Introducing the New Learning Paradigm

Three Pillars of Philanthropy

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One of the hallmarks of our American democracy is the privilege bestowed upon the citizenry to participate in the life of their community and make positive change. Few organizational entities exist that demonstrate this privilege and commitment to community betterment than community foundations.

They act as catalysts for change, conveners of diverse stakeholder groups, connectors of people and collaborators with other community organizations including local government.

They bring together the financial resources of individuals, families and business in order to provide monetary grants to nonprofit organizations which in turn provide resources for those in need. The importance of these interrelated activities in making our communities vibrant and strong cannot be overstated.

This program provides teens with an opportunity make an impact in the community both by learning how community philanthropy works and by making the critical and often difficult decisions on resource allocation for the purpose of doing good. They learn, in fact, that there is an art, science and business to community philanthropy.

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According to the publication Giving USA, more than $410 billion was contributed to charities in 2017 with about 70% of those contributions made by individuals. In addition, there are 86,000 family, independent and corporate foundations in the United States and they hold assets in excess of $1 trillion.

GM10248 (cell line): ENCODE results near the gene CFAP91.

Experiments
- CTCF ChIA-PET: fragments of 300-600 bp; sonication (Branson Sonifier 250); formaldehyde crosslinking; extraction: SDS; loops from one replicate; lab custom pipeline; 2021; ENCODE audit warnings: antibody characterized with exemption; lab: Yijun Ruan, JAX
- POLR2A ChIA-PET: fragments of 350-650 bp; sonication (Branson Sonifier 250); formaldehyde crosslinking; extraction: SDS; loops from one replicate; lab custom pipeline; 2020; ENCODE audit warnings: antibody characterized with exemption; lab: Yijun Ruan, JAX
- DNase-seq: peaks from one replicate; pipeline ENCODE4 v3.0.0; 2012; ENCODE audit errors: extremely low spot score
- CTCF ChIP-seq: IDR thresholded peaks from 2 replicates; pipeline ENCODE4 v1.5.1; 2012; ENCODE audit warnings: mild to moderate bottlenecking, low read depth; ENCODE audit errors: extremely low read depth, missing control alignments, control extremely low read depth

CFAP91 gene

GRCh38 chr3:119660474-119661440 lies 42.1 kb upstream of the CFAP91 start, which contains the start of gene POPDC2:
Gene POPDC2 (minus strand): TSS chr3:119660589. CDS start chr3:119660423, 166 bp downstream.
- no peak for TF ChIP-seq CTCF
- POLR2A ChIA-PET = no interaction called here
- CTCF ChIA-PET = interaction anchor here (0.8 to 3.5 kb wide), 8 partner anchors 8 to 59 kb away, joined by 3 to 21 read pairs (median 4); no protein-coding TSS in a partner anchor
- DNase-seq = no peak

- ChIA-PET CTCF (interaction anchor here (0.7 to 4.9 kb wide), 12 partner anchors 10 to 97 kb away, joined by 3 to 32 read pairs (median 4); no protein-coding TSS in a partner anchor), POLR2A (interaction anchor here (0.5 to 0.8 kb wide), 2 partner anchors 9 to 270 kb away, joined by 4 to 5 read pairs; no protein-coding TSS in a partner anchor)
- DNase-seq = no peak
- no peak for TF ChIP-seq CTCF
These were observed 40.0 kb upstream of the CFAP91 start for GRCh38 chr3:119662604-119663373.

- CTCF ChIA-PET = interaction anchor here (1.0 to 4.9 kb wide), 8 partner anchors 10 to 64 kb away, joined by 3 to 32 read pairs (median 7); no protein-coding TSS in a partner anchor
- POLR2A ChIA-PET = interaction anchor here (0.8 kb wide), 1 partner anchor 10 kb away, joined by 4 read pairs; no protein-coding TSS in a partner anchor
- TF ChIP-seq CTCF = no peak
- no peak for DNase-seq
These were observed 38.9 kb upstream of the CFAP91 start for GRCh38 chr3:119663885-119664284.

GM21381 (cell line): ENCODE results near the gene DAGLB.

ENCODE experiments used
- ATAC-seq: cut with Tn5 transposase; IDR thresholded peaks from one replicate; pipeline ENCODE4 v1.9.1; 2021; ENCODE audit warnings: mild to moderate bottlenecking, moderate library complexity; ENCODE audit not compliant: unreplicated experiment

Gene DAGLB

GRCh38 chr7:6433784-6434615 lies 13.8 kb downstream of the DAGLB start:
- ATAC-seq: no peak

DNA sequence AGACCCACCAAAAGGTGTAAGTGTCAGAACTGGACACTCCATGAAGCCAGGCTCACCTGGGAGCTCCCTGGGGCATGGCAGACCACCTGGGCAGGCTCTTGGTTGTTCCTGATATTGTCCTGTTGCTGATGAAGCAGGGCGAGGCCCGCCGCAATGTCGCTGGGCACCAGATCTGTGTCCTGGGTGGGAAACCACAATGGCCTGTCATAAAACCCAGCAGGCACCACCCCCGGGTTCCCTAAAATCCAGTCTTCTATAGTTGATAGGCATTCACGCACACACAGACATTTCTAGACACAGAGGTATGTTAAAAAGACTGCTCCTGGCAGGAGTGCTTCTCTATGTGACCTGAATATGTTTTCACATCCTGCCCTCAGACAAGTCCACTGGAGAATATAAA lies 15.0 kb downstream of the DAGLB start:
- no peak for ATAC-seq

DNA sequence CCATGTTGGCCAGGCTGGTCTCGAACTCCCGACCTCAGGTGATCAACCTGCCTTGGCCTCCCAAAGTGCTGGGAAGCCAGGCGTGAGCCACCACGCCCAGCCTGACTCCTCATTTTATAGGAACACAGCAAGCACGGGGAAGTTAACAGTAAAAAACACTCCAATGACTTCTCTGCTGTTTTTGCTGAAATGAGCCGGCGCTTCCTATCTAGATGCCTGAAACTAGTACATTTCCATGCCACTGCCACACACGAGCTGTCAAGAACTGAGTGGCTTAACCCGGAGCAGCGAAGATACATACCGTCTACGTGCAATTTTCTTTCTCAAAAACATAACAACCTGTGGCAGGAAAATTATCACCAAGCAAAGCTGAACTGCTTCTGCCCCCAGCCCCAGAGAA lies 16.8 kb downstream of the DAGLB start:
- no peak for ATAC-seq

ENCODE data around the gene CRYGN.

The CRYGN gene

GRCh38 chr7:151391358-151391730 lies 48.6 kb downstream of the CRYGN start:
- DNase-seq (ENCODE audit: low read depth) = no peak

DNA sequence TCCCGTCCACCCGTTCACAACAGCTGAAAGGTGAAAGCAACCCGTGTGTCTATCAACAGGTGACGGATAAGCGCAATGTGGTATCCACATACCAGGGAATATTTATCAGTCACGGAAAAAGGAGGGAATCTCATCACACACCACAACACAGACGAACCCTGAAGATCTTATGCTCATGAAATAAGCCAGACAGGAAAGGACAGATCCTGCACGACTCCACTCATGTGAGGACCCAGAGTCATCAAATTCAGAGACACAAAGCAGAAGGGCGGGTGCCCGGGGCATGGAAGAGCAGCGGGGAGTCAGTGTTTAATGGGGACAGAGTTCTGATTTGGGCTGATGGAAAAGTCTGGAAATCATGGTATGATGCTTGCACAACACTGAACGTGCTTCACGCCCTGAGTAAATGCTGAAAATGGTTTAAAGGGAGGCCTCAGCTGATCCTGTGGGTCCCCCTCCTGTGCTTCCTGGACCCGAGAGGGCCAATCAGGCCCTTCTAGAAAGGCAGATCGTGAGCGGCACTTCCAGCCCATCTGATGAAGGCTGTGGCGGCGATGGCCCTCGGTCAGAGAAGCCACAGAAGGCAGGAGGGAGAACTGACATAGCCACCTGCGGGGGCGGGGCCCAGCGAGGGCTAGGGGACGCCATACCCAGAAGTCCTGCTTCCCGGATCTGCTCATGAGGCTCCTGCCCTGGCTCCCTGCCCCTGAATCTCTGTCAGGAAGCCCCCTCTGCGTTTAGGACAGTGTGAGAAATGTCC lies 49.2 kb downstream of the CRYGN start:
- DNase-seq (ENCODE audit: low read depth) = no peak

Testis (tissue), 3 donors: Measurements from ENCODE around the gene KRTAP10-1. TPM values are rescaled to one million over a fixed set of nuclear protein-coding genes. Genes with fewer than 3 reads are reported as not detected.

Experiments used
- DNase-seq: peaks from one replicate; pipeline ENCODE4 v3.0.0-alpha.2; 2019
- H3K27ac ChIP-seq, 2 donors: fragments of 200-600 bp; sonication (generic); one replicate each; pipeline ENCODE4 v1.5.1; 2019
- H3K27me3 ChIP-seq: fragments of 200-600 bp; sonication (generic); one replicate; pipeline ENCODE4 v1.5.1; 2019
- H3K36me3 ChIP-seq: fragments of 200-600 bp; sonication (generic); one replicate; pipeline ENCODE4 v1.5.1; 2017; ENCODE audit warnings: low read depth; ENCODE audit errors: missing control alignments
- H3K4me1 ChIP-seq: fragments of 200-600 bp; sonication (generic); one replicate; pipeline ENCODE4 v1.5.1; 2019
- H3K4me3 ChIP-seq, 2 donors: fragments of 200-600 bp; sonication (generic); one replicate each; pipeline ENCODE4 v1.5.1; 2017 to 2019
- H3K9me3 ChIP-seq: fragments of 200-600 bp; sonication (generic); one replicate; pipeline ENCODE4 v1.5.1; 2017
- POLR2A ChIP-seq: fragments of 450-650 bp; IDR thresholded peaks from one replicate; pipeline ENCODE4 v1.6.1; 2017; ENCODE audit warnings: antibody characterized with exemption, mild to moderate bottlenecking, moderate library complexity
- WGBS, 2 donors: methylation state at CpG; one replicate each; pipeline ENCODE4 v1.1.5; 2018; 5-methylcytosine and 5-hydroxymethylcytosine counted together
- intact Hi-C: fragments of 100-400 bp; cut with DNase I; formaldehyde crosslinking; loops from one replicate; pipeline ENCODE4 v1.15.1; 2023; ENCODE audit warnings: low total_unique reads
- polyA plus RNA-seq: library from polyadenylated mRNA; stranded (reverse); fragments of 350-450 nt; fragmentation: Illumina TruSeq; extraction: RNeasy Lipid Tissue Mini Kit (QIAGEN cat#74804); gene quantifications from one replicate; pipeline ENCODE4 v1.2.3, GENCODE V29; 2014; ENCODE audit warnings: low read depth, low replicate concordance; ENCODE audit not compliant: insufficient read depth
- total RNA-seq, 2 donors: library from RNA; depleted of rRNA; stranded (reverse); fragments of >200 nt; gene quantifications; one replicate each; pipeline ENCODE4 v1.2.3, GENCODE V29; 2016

Historically, the total impact of philanthropy has equaled about 2% of U.S. gross domestic product. The importance of philanthropy in improving the human condition in America cannot be overstated.

This program provides teens and young adults with opportunities and experiences to hone their skills in development, communication and stewardship at the individual, foundation and corporate levels. Through learning and then applying basic and mid-level fundraising strategies and techniques, beginning with the development of a compelling case for support, they plan and launch an annual campaign in the community which attracts new donors. Proceeds from the campaign are placed in a permanent endowment fund which eventually assures the program’s financial sustainability.

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More than 63 million Americans, one in every four adults, volunteer a total of nearly 8 billion hours of service to nonprofit organizations every year, saving public charities over $58 billion annually. The importance of volunteerism to the vitality of the nonprofit sector cannot be overstated.

The earlier teens and young adults get involved in volunteer activities, the greater the likelihood that they will continue volunteering as adults, and more often in leadership roles. Strategic Volunteerism represents a further dimension of volunteer service. It is based on the ability to develop more acute observational and listening skills in order to identify felt needs in the community that are not readily evident.

This program provides training and experience in recognizing and seizing opportunities to proactively address these felt needs where they exist. This is particularly the case in which those needs are hidden or are simply ignored or overlooked in the busyness and distractions of our everyday lives. Fulfilling those needs generally require creativity, resourcefulness and critical thinking skills, important leadership attributes for the next generation to master.

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